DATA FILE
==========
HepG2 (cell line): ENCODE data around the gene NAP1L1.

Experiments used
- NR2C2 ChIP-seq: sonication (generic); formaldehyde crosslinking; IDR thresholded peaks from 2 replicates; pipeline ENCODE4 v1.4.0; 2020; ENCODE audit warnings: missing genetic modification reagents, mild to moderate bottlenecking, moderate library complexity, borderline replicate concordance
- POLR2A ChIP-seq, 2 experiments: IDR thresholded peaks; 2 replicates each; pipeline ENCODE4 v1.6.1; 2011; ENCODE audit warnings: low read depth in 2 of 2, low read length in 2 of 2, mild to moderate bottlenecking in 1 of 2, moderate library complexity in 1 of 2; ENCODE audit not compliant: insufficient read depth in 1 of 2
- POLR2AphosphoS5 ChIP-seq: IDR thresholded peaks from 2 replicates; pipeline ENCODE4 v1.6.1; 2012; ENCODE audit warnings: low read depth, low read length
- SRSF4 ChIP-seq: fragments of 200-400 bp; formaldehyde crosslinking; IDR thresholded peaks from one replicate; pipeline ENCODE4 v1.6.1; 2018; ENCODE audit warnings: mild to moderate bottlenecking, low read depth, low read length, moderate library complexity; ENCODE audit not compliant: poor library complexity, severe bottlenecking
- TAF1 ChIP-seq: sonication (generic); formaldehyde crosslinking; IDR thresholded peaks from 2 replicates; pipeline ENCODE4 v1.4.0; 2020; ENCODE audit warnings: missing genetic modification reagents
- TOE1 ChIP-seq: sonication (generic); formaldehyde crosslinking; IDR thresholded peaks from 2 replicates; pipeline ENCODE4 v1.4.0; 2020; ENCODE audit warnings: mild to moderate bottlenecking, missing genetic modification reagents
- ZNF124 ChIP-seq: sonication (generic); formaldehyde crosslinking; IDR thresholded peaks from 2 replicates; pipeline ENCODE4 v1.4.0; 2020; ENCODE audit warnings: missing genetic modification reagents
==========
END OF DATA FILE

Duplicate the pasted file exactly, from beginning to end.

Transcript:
HepG2 (cell line): ENCODE data around the gene NAP1L1.

Experiments used
- NR2C2 ChIP-seq: sonication (generic); formaldehyde crosslinking; IDR thresholded peaks from 2 replicates; pipeline ENCODE4 v1.4.0; 2020; ENCODE audit warnings: missing genetic modification reagents, mild to moderate bottlenecking, moderate library complexity, borderline replicate concordance
- POLR2A ChIP-seq, 2 experiments: IDR thresholded peaks; 2 replicates each; pipeline ENCODE4 v1.6.1; 2011; ENCODE audit warnings: low read depth in 2 of 2, low read length in 2 of 2, mild to moderate bottlenecking in 1 of 2, moderate library complexity in 1 of 2; ENCODE audit not compliant: insufficient read depth in 1 of 2
- POLR2AphosphoS5 ChIP-seq: IDR thresholded peaks from 2 replicates; pipeline ENCODE4 v1.6.1; 2012; ENCODE audit warnings: low read depth, low read length
- SRSF4 ChIP-seq: fragments of 200-400 bp; formaldehyde crosslinking; IDR thresholded peaks from one replicate; pipeline ENCODE4 v1.6.1; 2018; ENCODE audit warnings: mild to moderate bottlenecking, low read depth, low read length, moderate library complexity; ENCODE audit not compliant: poor library complexity, severe bottlenecking
- TAF1 ChIP-seq: sonication (generic); formaldehyde crosslinking; IDR thresholded peaks from 2 replicates; pipeline ENCODE4 v1.4.0; 2020; ENCODE audit warnings: missing genetic modification reagents
- TOE1 ChIP-seq: sonication (generic); formaldehyde crosslinking; IDR thresholded peaks from 2 replicates; pipeline ENCODE4 v1.4.0; 2020; ENCODE audit warnings: mild to moderate bottlenecking, missing genetic modification reagents
- ZNF124 ChIP-seq: sonication (generic); formaldehyde crosslinking; IDR thresholded peaks from 2 replicates; pipeline ENCODE4 v1.4.0; 2020; ENCODE audit warnings: missing genetic modification reagents